I’ll admit it, I have a tendency toward git ‘er done-ism. It’s always easy to feel like time is short and you just want to finish. Among many things I’ve promised myself this year is that I’ll try to slow down, learn some new techniques and focus less on quantity and more on creating things that are well-crafted at least some of the time. And so, the old and new habits, in the same skirt pattern, New Look 6032.

I found the pattern while rummaging through my stash and wondered why I hadn’t used it in a while–it’s got a nice shape and only uses a moderate amount of fabric for a full, long skirt, especially if you’ve got a 58/60″ fabric. I thought it would be nice in a wool tweed that I’ve had buried in my stash waiting for that rare LA winter where it actually makes sense to make something out of wool.  (Another promise to myself this year: work through as much of that stash as I reasonably can. Yes, I know those are contradictory goals. I’m complicated.)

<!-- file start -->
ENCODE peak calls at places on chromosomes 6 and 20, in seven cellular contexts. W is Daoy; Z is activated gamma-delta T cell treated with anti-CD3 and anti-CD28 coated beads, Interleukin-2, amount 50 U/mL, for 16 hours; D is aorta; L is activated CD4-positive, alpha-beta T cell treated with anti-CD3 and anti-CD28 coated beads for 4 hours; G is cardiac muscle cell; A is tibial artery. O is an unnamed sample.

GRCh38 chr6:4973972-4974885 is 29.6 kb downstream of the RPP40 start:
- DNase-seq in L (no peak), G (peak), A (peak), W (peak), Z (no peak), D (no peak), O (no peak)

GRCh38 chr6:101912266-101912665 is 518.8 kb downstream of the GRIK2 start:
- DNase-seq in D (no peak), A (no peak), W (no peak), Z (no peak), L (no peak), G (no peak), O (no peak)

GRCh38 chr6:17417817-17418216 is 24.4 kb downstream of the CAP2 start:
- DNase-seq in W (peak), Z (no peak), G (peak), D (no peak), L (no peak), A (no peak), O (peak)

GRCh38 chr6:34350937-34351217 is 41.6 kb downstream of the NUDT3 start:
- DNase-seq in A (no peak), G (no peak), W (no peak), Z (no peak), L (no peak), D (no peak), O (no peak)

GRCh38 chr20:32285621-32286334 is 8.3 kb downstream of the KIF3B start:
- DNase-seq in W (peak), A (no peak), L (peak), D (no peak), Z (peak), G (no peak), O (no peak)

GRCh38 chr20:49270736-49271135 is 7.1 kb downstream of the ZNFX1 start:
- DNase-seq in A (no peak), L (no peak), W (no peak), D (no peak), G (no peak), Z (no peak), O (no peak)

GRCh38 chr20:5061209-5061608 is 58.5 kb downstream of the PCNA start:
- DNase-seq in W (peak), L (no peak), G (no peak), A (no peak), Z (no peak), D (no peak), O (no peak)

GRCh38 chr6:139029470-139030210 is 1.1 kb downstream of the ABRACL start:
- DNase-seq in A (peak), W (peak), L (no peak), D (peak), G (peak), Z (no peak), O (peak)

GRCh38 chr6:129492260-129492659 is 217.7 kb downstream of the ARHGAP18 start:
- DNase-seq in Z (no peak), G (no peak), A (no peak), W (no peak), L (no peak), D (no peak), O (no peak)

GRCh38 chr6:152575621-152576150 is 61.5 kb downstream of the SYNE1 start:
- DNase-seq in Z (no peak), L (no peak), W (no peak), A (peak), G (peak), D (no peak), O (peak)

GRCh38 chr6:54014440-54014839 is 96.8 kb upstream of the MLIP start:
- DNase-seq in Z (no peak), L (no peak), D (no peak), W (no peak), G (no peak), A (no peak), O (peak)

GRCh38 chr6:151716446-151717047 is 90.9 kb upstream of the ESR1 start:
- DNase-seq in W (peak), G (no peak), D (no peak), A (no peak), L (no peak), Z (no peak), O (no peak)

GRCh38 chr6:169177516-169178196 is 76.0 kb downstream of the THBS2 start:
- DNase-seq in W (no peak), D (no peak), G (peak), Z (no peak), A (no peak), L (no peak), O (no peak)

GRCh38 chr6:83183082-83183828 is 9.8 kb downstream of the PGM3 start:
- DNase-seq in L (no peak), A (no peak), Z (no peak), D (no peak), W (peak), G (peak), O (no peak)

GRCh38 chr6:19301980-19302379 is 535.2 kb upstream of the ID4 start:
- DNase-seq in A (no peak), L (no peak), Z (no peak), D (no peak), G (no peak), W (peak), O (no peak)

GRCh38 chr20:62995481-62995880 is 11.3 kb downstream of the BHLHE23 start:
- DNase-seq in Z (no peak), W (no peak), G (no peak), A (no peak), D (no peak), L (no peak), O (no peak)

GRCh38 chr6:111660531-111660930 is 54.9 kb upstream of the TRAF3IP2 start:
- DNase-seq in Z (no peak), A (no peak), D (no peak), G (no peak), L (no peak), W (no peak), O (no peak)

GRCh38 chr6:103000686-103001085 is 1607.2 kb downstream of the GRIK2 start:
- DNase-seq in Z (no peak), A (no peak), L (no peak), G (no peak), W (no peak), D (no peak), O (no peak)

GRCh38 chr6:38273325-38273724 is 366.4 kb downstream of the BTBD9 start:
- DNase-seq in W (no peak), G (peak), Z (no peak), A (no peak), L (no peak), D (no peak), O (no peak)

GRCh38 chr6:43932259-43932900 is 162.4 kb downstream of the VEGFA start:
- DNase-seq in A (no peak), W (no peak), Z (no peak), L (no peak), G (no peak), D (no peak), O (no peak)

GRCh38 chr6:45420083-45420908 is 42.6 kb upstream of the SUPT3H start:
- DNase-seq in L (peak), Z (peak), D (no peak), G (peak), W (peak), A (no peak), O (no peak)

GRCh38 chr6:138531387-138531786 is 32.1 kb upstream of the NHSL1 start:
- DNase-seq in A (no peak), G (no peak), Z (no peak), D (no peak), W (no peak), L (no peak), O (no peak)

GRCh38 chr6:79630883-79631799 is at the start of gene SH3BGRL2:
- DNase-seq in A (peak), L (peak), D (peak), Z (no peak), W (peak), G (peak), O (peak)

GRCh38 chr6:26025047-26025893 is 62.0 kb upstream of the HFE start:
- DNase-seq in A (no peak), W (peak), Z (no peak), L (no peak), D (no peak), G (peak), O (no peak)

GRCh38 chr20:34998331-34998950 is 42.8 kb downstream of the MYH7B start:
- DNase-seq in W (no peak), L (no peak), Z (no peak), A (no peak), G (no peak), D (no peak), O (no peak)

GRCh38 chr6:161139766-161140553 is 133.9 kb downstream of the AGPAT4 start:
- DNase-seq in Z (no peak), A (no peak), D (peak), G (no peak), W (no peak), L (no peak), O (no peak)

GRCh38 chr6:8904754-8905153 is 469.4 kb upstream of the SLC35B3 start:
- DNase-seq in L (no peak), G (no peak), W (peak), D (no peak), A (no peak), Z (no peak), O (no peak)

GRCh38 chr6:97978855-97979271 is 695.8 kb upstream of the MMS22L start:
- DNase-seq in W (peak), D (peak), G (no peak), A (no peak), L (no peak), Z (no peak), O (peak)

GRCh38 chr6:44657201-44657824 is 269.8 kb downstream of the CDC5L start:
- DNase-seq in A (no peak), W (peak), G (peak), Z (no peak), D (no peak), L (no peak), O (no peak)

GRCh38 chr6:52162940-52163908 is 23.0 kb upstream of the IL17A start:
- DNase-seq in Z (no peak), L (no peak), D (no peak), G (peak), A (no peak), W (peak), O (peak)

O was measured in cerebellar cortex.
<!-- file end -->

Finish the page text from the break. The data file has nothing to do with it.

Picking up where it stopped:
First, I decided to make, essentially, a wearable muslin out of a quilting cotton:

Yes, more birds! (And our cat, Iggy.)  There’s nothing wrong with this skirt, it’s cute, it’s serviceable, I like it.  The great thing is, I could whip this version out in a little under two hours, start to finish, with some dawdling in the middle, and I decided this was definitely wool-worthy.

The tweed version, with better technique:

Look at how much more movement and drape there is to this! It just hangs so much better.  In addition to using a fabric with more body, stepping up the technique helped.  This version is fully lined; the pattern doesn’t have lining pieces, so I simply cut the outer pieces again out of lining, minus an inch at the hem, and attached them to the yoke facing.